Except… the WS2811 outputs are active low, and the MOSFET in this arrangement is active high. So

image

We add an NPN transistor. If the input is low, the transistor is off and the gate on the MOSFET is pulled high by the 10K resistor. If the input is high, the transistor is on, the gate is pulled low, and the MOSFET is off.

That will be duplicated for all three channels, and we end up with the following:

image

R9 and R10 are really just empty holes; you bridge R9 with wire if you want to use 5V and R10 if you want to use 12V.

I unfortunately generally forget to take snapshots during PCB design, so here’s the V1 state:

image

The MOSFETs have lots of 4s on them – I don’t know why – and to the left are the bipolar transistors and the resistors required for that part of the circuit.

The power input holes and the LED holes are designed to use Molex KK 396 headers and connectors so you can either use those or hand wire.

The lower left shows the jumper locations to set voltage.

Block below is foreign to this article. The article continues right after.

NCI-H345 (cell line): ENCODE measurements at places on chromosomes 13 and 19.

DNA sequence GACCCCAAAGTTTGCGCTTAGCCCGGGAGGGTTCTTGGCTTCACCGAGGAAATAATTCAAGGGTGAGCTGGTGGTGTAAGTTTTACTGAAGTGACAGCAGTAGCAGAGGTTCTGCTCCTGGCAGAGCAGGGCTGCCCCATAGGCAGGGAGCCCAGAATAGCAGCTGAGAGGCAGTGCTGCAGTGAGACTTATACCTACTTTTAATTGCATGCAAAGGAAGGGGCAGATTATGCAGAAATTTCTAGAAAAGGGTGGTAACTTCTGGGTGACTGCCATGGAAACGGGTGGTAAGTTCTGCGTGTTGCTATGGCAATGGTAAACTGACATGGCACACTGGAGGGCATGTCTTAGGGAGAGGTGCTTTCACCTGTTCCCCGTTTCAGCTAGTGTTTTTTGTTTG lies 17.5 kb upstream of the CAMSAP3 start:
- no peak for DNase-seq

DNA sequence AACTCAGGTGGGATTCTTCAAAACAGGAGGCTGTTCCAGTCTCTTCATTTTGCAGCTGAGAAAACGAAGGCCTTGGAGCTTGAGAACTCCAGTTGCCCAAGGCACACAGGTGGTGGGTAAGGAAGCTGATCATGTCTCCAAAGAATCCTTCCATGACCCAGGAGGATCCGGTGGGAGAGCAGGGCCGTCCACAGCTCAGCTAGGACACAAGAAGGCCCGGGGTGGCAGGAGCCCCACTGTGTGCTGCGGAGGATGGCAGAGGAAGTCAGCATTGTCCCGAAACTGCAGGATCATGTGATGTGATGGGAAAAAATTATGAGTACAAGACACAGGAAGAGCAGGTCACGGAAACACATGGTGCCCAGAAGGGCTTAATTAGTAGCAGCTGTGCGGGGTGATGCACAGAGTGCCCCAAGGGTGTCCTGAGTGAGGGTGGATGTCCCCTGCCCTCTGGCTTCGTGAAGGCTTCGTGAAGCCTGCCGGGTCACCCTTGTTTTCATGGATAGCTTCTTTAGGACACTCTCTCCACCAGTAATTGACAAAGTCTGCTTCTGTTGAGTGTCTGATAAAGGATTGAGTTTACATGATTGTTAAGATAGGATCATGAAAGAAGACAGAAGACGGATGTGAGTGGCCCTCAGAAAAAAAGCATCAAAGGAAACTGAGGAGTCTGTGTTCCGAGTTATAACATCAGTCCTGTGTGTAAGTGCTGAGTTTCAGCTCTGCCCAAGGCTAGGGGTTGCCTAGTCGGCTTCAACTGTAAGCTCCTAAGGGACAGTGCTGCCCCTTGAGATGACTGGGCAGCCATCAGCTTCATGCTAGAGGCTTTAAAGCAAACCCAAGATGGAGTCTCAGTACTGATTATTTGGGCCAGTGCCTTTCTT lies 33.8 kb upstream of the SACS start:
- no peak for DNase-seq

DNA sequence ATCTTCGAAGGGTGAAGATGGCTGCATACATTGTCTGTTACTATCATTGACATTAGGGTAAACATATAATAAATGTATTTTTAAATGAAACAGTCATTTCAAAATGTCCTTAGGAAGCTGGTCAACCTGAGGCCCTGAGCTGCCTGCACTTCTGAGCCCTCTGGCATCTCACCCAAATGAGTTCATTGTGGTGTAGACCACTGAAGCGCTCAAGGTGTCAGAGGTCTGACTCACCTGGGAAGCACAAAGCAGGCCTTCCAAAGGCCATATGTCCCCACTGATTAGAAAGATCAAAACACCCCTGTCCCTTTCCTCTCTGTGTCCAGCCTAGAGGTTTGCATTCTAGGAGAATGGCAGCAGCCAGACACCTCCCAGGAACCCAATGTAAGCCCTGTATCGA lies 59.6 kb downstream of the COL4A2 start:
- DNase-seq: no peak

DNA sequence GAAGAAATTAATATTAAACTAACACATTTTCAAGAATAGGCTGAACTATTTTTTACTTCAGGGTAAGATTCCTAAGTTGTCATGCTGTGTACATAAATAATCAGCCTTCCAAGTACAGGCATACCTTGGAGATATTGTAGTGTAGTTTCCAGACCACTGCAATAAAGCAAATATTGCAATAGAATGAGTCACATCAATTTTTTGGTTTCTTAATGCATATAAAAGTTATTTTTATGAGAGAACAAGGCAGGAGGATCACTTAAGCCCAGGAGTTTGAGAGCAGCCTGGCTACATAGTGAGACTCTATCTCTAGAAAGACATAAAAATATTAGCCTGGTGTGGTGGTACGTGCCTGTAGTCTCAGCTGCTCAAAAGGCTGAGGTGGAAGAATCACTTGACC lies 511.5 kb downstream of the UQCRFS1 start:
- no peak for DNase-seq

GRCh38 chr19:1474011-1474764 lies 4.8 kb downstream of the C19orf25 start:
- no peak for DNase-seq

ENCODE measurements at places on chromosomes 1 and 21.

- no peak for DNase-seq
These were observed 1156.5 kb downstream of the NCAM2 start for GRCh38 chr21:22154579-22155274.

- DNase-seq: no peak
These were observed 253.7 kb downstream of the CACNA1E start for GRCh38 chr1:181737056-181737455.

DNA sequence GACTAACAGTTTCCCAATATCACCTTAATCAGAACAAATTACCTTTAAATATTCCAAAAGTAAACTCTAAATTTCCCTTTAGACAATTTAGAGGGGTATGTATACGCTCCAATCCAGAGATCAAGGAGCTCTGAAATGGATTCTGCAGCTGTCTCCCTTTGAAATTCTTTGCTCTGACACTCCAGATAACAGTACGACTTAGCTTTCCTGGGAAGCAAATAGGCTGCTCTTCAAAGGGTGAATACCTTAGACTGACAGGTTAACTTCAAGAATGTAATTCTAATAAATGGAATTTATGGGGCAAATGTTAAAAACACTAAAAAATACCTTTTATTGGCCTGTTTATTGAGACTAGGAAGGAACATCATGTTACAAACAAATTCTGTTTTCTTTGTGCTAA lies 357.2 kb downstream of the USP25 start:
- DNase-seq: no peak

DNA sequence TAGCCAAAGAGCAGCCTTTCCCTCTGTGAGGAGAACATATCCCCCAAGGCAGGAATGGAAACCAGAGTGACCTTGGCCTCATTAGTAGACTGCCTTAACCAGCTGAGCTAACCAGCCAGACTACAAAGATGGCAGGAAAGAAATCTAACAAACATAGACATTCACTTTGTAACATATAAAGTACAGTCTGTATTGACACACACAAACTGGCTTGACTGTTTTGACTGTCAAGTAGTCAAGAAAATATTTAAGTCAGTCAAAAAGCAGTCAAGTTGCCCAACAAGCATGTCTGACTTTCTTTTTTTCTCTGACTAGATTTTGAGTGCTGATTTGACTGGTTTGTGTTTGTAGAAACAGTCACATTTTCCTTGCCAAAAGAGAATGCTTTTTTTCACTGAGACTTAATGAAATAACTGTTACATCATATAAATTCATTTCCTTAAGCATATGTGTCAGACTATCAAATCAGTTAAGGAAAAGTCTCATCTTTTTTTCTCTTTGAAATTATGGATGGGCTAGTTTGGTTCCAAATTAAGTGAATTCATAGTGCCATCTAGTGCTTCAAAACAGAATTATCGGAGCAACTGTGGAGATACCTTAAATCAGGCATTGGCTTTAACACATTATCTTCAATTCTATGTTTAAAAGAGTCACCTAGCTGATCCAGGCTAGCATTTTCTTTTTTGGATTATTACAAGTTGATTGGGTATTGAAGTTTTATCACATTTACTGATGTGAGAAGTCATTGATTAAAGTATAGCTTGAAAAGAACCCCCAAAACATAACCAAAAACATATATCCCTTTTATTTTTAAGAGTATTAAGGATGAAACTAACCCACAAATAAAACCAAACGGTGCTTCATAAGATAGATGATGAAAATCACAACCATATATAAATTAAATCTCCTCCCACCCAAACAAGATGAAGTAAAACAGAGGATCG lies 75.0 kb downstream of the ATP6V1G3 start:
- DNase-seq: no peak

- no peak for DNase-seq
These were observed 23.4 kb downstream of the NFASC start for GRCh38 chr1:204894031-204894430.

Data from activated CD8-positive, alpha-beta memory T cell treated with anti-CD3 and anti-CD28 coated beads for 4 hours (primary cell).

All resistors are 0603 sized; that makes them compact but still relatively easy to populate.

The only weirdness are the three through-holes next to the LED terminals. I need to tie that backside ground trace to the frontside MOSFET terminal, but I was having trouble fitting enough vias to carry the current. Instead, I just used the through holes, which will be filled with solder and therefore be able to carry plenty of current.

The board is about 40mm x 28mm in size. I might jump up to 0805 resistors to make it a little easier to fabricate.

Before I send it off to be fabricated, I need to have the transistors in hand so I can verify the layout works.






Connecting the Eagle Controller to a WS2812 strip

To connect the Eagle controller is simple; there are only three connections to make:

image

The following connections need to be made:

  1. The black wire from the strip (or globe) should be connected to the ground pin
  2. The red wire should be connected to the 5V (5 volt) pin
  3. The data wire (purple from the globe) should be connected to the RX pin.

This will be enough for the controller to work if powered through the USB mini jack. This is fine for testing, but has several drawbacks:

  1. Each WS2812 LED will draw 60 mA of current if it is full bright. There are 33 on the globe, which means that full white will draw 60 * 33 = 1980 mA = 2 amps. The USB connector will not be able to supply that amount of power, so you will not get full brightness.